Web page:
How many died doing national service or died prematurely because of national service is something  that no one can know. All sources seem to agree that the total number of all servicemen who died  between 1 January 1948 and the end of December 1960 was 1952. Of these, nearly 400 were killed  or died of wounds whilst on active service. Most died in the UK. Of the total, 1109 were the result of  the Korean war. (Compare this with the 7,747 US soldiers still missing). Most men who died during  national service did so for reasons that had nothing to do with enemy action. Almost unbelievably,  one national serviceman died  from a surfeit of cream cakes.10 In West Germany, it was claimed by  one unit that it was possible that their regiment lost more men in a NATO exercise in which soldiers  were  drowned  and  run  over  by  tanks, than  had  been  lost  in  a  tour  of  duty  on  active  service  in  Malaysia.11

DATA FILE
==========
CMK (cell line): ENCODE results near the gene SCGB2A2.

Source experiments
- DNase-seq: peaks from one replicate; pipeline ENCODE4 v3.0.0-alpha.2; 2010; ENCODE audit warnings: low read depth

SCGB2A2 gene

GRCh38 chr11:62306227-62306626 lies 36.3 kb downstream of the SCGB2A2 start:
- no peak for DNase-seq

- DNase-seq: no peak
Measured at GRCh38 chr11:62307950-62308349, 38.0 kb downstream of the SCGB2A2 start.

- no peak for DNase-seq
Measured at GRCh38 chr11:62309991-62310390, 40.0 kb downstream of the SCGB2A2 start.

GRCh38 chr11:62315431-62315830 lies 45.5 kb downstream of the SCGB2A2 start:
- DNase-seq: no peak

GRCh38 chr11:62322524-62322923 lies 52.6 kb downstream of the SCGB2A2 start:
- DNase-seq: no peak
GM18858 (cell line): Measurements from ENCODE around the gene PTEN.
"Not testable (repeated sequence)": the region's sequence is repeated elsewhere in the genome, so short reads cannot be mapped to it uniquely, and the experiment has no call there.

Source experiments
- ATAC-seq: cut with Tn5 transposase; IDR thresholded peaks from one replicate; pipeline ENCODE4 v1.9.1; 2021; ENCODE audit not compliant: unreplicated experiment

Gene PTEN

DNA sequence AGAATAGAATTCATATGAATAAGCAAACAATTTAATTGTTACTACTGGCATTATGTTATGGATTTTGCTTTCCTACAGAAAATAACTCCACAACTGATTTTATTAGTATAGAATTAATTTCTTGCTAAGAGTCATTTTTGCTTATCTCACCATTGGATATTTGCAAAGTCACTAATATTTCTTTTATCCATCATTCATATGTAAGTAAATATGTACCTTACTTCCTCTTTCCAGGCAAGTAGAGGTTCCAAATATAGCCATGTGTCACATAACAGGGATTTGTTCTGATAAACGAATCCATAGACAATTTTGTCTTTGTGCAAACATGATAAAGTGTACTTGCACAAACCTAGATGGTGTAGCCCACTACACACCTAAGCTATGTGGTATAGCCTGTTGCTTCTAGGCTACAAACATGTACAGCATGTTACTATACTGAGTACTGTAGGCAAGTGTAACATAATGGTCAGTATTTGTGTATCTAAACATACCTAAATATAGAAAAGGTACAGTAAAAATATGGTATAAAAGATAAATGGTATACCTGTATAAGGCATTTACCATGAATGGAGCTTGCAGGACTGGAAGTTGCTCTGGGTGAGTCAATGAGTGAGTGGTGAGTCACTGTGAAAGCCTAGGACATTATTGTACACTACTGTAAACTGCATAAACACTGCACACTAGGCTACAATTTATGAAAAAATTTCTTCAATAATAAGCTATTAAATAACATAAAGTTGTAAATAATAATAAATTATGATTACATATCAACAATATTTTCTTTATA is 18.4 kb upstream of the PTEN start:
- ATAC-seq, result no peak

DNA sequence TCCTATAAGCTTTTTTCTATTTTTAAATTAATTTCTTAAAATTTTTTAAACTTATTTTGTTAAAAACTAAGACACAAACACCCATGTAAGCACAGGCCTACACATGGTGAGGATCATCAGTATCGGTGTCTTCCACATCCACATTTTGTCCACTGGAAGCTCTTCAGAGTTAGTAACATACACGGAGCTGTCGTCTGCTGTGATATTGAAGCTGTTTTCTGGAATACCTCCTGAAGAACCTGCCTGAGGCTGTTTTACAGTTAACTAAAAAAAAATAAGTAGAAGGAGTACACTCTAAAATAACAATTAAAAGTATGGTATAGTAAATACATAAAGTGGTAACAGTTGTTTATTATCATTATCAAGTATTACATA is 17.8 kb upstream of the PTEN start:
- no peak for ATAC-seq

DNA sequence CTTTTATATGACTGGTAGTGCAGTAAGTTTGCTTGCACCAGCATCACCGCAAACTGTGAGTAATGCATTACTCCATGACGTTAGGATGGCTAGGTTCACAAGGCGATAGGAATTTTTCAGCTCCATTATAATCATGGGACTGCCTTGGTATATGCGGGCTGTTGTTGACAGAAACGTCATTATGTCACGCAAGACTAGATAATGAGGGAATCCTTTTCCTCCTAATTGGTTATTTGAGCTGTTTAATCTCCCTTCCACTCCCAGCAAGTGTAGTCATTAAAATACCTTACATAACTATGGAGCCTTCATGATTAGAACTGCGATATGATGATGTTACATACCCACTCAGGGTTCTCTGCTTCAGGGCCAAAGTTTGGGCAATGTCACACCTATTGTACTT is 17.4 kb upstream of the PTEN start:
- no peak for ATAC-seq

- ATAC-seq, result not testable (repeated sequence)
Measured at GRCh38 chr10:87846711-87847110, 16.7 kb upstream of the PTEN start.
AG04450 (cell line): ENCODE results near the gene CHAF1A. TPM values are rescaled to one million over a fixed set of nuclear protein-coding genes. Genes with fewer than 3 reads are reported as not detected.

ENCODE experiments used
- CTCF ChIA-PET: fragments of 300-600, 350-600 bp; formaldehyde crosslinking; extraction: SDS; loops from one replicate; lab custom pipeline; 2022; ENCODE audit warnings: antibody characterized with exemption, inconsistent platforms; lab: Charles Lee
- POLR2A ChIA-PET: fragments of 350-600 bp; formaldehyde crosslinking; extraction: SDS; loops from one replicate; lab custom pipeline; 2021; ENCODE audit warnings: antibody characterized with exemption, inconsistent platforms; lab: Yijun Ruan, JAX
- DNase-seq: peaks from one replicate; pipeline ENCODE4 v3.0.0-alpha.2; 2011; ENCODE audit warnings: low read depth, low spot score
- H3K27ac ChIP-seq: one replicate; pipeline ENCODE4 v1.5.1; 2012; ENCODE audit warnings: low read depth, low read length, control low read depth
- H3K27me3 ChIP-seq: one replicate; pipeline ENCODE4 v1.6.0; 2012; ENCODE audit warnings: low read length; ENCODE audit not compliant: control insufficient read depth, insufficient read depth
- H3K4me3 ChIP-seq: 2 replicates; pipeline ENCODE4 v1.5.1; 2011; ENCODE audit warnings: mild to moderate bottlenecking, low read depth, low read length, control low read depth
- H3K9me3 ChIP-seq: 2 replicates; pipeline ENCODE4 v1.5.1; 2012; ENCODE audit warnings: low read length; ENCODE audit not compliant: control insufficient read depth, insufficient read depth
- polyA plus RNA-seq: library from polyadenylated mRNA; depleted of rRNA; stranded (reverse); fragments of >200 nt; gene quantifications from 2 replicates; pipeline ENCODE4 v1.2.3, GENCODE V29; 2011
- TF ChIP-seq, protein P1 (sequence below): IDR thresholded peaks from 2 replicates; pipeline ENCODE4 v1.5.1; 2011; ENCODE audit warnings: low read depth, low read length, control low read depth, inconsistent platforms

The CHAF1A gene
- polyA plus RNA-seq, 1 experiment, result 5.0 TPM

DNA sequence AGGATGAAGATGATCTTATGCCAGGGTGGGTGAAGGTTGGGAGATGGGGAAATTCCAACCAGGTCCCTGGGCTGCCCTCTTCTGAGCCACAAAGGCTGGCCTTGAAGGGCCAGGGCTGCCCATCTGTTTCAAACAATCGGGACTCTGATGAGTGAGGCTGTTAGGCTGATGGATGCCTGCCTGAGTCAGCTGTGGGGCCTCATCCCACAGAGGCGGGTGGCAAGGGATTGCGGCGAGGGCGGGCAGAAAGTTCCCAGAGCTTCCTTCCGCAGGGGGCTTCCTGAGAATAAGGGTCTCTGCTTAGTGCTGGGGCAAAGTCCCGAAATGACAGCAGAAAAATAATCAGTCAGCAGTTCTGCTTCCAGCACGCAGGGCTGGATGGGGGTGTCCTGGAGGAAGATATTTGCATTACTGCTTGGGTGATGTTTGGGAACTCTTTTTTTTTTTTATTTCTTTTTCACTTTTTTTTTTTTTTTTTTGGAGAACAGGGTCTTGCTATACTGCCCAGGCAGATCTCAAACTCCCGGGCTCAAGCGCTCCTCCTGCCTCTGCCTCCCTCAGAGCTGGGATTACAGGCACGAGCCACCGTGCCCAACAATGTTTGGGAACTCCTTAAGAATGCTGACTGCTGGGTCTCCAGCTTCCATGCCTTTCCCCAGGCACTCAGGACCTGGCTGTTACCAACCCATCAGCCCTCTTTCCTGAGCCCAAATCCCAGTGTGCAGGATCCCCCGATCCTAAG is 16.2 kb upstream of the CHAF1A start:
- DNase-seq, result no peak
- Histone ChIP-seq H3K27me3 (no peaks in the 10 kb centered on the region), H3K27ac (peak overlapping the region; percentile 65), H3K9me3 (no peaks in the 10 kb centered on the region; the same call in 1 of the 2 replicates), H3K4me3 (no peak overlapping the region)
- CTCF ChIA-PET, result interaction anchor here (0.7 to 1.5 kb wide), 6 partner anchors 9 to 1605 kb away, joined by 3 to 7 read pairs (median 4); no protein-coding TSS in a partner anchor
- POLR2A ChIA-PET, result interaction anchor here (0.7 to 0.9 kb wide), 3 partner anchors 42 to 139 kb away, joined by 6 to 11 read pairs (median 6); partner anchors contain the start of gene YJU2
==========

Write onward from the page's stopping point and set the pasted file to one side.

Suicide has always been a problem for the armed services, not only in time of war and conscription  as Deepcut  illustrated  so  clearly. As  Tom  Hickman  points  out,  ‘it  is  almost  impossible  to  read  the  biography of anyone who did national service without finding at least a passing reference to suicide’.  The fear in the minds of many men, coming apprehensively to basic training that they might not be  up to it, and find themselves pushed over the edge was fuelled by stories which in the main appear  to be apocryphal, often having taken place in the previous intake. The subject of suicide was such a  part  of  national  service  basic  training  that it  was  widely  half-believed  that  anyone  witnessing  an  attempted suicide would  be  instantly  demobbed.12 It  has  been  impossible to  trace  any  record  of  anyone who died by their own hand. The army claimed that ‘the figures were comparable to those in  the wider population’ but were unable to produce any actual figures to substantiate the claim. It is constantly alleged  that some cases of  suicide were covered up as ‘accidents’. It can be  speculated  that this is possible where firearms are involved. One would like to think that if this happened it was  to save a family’s feelings, not as Jock Marr put it in true army style ‘to keep someone’s arse out of  the fire’.*